For three decades, he took part in all the fights, led “actions of visibility at a time when everyone was hiding”, joined Act Up, the editorial staff of the newspaper “Gai Pied”, worked at Sida info service, where he spent most of his career, while integrating or collaborating with several leading groups on the disease (TRT5, ANRS, EATG…).


First treatments

They are rare today, in the generation of the first-infected, to still be there to testify. “I was lucky,” these words slip out from this sensitive and talkative man, with a little irony. When he joined the clinical trial in 1988 which tested AZT in patients at a fairly early stage, his CD4 count, the indicator that measures the level of effectiveness of the immune system, was 460. “At 500, it’s okay, at 200, we enter the dangerous zone, at 100 we are in trouble and at 50, we catch all the opportunistic diseases,” he summarises.


He would not fall to the threshold of 200 until 1999, after having stopped his antiretroviral for two years, exhausted by the successive treatments of hepatitis C which haunted him from childhood to 2014. From his HIV and this hepatitis, he developed pulmonary arterial hypertension which reminds him every time he climbs the stairs and “prevents him from dancing”, a great regret.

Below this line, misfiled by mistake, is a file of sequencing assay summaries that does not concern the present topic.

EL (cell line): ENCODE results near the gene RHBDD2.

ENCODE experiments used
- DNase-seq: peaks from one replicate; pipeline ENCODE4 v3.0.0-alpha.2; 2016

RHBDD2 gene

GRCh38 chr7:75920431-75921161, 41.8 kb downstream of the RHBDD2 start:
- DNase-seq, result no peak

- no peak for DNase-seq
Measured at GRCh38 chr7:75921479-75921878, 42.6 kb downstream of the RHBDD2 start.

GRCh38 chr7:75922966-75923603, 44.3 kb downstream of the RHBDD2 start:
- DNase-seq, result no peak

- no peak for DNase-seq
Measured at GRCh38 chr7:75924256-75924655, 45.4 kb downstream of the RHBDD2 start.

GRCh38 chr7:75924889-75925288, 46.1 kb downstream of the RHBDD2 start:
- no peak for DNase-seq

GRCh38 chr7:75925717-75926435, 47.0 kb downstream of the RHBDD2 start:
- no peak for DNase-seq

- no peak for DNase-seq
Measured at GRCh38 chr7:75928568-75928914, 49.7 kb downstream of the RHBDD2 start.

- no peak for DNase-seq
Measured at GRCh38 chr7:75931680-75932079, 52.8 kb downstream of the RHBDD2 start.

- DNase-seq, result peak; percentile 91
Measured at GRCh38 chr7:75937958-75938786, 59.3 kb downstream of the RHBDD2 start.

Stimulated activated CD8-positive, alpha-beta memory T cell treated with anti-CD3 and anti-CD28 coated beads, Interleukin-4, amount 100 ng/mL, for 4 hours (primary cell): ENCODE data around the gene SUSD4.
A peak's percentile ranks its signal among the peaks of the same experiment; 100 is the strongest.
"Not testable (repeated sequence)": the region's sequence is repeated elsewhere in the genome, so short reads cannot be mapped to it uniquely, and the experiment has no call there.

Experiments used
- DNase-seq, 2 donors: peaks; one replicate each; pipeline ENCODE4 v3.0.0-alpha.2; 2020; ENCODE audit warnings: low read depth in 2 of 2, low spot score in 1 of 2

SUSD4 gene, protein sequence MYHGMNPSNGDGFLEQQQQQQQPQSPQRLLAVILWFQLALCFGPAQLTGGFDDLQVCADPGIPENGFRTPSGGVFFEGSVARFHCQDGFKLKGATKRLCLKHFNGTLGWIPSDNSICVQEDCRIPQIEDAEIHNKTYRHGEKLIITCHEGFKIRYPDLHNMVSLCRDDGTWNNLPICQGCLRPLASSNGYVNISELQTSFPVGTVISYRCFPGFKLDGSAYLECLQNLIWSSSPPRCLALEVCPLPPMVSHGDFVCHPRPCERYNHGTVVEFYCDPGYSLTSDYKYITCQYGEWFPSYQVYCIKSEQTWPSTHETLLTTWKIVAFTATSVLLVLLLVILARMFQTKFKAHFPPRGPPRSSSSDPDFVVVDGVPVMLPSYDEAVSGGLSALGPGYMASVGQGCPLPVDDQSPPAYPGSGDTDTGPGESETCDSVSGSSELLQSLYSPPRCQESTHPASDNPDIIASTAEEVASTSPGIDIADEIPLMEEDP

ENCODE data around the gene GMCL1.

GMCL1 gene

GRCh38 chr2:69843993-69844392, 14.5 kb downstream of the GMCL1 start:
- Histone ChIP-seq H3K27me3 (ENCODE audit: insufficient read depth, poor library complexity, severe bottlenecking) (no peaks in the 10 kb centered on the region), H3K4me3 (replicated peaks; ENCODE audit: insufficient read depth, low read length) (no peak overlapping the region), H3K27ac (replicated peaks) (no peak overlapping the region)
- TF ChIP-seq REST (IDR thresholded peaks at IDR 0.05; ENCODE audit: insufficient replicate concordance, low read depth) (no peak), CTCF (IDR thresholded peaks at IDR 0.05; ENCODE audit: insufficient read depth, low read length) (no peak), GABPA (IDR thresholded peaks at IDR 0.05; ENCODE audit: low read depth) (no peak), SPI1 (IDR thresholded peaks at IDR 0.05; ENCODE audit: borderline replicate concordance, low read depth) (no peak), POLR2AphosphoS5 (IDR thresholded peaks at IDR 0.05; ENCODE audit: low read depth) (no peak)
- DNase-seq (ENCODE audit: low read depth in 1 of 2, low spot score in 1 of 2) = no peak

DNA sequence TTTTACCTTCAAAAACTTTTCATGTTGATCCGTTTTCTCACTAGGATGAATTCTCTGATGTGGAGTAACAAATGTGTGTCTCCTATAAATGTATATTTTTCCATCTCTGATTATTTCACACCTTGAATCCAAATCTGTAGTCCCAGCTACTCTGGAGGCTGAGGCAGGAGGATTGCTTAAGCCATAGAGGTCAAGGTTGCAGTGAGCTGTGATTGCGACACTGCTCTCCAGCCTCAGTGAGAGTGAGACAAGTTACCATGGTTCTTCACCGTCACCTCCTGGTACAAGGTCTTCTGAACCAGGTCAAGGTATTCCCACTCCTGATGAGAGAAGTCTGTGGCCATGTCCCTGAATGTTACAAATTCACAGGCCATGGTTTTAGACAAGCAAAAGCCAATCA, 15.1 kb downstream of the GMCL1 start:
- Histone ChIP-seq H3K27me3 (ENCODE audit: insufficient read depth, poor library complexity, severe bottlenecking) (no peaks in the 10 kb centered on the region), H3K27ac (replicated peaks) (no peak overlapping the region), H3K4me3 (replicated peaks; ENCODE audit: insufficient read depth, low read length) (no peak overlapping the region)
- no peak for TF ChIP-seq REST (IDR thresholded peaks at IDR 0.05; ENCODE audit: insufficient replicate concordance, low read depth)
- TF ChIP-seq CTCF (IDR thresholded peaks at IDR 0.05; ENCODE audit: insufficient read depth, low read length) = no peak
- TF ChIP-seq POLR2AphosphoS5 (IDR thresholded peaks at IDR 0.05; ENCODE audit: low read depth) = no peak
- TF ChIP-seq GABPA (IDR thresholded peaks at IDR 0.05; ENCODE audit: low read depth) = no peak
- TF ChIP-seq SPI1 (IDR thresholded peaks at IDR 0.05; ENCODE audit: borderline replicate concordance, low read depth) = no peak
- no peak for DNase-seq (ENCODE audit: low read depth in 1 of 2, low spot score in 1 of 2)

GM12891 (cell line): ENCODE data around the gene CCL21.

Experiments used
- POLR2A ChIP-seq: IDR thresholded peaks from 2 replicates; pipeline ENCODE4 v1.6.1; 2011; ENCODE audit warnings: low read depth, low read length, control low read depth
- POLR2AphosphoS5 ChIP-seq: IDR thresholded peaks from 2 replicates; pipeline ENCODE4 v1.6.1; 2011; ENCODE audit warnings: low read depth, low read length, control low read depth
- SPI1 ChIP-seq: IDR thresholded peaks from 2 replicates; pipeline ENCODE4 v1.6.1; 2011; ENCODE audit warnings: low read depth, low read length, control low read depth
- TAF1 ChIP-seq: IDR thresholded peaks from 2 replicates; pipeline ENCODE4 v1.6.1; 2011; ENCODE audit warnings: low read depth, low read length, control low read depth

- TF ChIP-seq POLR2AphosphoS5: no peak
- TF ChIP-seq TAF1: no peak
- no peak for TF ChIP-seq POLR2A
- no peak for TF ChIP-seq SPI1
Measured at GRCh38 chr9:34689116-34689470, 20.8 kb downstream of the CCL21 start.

The viral load is now undetectable in his body. A victory, after many years torn from the outcome as promised. “I had no fear of death, but I was haunted by the year 2000. I told myself I would never see it. When I was 50, in 2004, I had a hard time believing it. I have known triple therapy, with Ritonavir which gave diarrhea, Crixivan which made him lose his hair, gave renal colic and AZT which was not very good for the cells… It was only ten years ago before everything really changed. Someone who finds out they are HIV positive will live normally on one or two pills a day. He always takes a small dozen.


Despite this, the activist still notes the same taboos, the same silence: “It seems that AIDS does not exist, that it is a thing of the past. I can’t tell if this is good news or bad news. “While he has been a player in the accessibility of post-exposure treatment (PEP), PrEP is coming to GP practices, which he finds “very good”. This medication helps protect against possible infection in the event of unprotected intercourse.


“I never had a real romantic relationship again”

His intimate life almost ended in the 1980s. “I never had a real romantic relationship again. HIV is an enormous narcissistic wound. I couldn’t have sex anymore, I felt like my cock was a gun,” he bluntly blurted out. The scattered adventures, held back by a body battered by many treatments, never fulfilled that part of him abandoned in the worst AIDS years: “I’m not unscathed. It’s a trauma after all. I am unable to project myself into the future. I’m alive, but part of me has died.”


Maxime Journiac admits he has “existential questions”, confesses that he “lives very alone”, but reluctantly acknowledges that he is “awkwardly looking for a shoulder to rest his head on”. And finally to find a little sweetness after four decades of deadly violence.

Source : Le Parisien

by Yves Leroy